Column: Obligatory farewell column

By David Johnson

Brace yourselves; this is my last column, so I’m bound to write something provocative. After all, I have a bit of a history of raking muck; over the last eight months as a columnist I’ve managed to land myself on the poop-lists of environmentalists, die-hard John Kerry supporters, ideologues from both ends of the abortion debate, isolationists, the Greek system, affirmative action advocates, a couple of crotchety professors, one very determined secretary, and our entire Atmospheric Sciences department. These are just the ones I know about. But enough of blood and tears. Sorry to disappoint, but I’d like to take my bow and move on gracefully, leaving my mountain of closet skeletons behind.

When applying to be a columnist, I was asked how I would respond to hate mail. Of course I assumed this meant I’d receive death threats and mail bombs, so I was pleasantly surprised when most of the feedback I received all year was incredibly cordial and thoughtful. Yet an underlying message was prevalent in much of this mail, a trend that seems to be getting worse in all political discourse in our society. More and more, we categorize those we disagree with, not merely as wrong on this issue or that, but as bad people. For example, ” hates poor people and wants to pillage for personal gain” or ” hates America and has no morals.”

I’ve been improperly labeled many things this year, such as “racist.” But what bugged me most was how many people, when disagreeing with me on certain facts, would accuse me of deliberate intent to deceive. Sure, it’s easy to impugn motives of those you disagree with; it lets you off the hook of the need to defend your positions of criticism. But it’s seriously damaging because it means we can never come to consensus, never work together to solve problems.

Just because someone believes gay marriage should be legal doesn’t mean they’re doing the devil’s work. Just because someone believes in low taxes and opposes universal state-provided health care doesn’t mean they hate poor people. Most people mean well. Sure, the road to hell is paved with good intentions, but let’s at least give credit where it’s due and just get along, shall we? Chances are, most of the people you disagree with are pretty nice people. Who knows, maybe you could teach them something, or better yet, learn from them.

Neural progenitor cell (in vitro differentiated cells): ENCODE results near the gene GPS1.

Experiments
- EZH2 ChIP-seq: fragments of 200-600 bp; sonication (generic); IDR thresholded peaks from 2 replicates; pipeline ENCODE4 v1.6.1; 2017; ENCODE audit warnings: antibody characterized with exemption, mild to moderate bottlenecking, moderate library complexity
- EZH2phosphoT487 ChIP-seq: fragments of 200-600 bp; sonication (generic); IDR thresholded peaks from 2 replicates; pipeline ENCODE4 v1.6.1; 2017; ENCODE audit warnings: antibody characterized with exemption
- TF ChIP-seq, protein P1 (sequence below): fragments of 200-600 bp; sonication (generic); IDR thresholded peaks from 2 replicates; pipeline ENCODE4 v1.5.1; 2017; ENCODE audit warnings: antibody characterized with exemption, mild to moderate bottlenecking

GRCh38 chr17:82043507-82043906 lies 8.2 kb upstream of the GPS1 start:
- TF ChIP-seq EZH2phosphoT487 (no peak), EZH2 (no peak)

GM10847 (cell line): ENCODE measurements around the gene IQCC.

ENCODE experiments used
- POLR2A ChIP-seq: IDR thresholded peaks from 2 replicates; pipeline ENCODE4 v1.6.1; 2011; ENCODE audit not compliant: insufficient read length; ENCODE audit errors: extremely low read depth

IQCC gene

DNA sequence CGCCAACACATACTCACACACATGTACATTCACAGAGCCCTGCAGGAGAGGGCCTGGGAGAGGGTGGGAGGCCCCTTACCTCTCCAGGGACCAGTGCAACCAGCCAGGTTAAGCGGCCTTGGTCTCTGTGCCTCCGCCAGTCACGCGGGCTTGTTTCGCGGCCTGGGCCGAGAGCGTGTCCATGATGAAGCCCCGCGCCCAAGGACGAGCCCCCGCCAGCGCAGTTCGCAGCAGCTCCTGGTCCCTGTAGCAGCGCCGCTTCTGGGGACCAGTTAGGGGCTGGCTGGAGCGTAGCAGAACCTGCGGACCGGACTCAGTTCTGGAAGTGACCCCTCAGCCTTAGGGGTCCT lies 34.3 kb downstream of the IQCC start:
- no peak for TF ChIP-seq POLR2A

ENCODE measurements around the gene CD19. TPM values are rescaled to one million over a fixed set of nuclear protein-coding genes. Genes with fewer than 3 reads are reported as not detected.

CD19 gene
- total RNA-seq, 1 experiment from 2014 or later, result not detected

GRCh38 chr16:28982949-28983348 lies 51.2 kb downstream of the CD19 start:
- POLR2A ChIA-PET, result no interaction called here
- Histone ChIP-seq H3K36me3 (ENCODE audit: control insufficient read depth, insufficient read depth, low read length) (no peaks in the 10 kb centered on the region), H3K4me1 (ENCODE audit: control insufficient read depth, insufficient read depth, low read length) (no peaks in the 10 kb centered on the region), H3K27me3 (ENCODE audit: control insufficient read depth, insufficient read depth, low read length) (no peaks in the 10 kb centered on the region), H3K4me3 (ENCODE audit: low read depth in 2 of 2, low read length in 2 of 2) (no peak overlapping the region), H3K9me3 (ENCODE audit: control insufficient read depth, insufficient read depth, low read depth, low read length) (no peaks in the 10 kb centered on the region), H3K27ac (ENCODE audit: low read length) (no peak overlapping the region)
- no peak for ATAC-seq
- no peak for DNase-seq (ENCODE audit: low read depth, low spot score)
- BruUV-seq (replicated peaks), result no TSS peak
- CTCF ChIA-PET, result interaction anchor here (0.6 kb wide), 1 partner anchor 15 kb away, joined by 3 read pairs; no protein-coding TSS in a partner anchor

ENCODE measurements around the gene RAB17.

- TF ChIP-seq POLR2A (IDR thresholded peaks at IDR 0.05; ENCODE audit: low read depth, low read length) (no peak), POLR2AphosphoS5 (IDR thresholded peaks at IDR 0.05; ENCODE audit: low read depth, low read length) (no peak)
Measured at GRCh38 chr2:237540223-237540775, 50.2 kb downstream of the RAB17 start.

Ah, learning. That’s the point of all this, after all. It’s why we’re away as undergraduates for four years (maybe six in some cases). It’s why our families and we shell out thousands of dollars. Class is part of the story, but learning is more than notes, books and tests; our degrees should signify that we’ve learned how to learn, that we’ve learned how to teach ourselves for the rest of our lives. I suppose this is debatable, but it has let me justify falling asleep in class so often.

For me, being a columnist was part of the learning experience. I hope I helped others learn something; I definitely learned a lot from the debates and research that came as part of the job. So I’d like to say thanks to everyone who read my columns and wrote me letters, and of course to the DI for dealing with my shenanigans.

This is it for me. My last college class (possibly forever) was on Wednesday, and I must say I’ve begun feeling quite sentimental. The University has been good to me. It broadened my horizons in every way, from the classes I’ve taken, to all the people I’ve met (especially those I disagree with).

My education cost about 30 grand in tuition and took four years of my life. But things like sleeping through my last class ever – a microcosm of my college experience – and writing columns for the DI, are simply priceless. Well, actually the columns are worth $10 each.

Oh, and all my friends, they’re pretty cool and invaluable too. Thanks.

So it’s sad to be leaving, but at least the poop-listers won’t be able to find me anymore.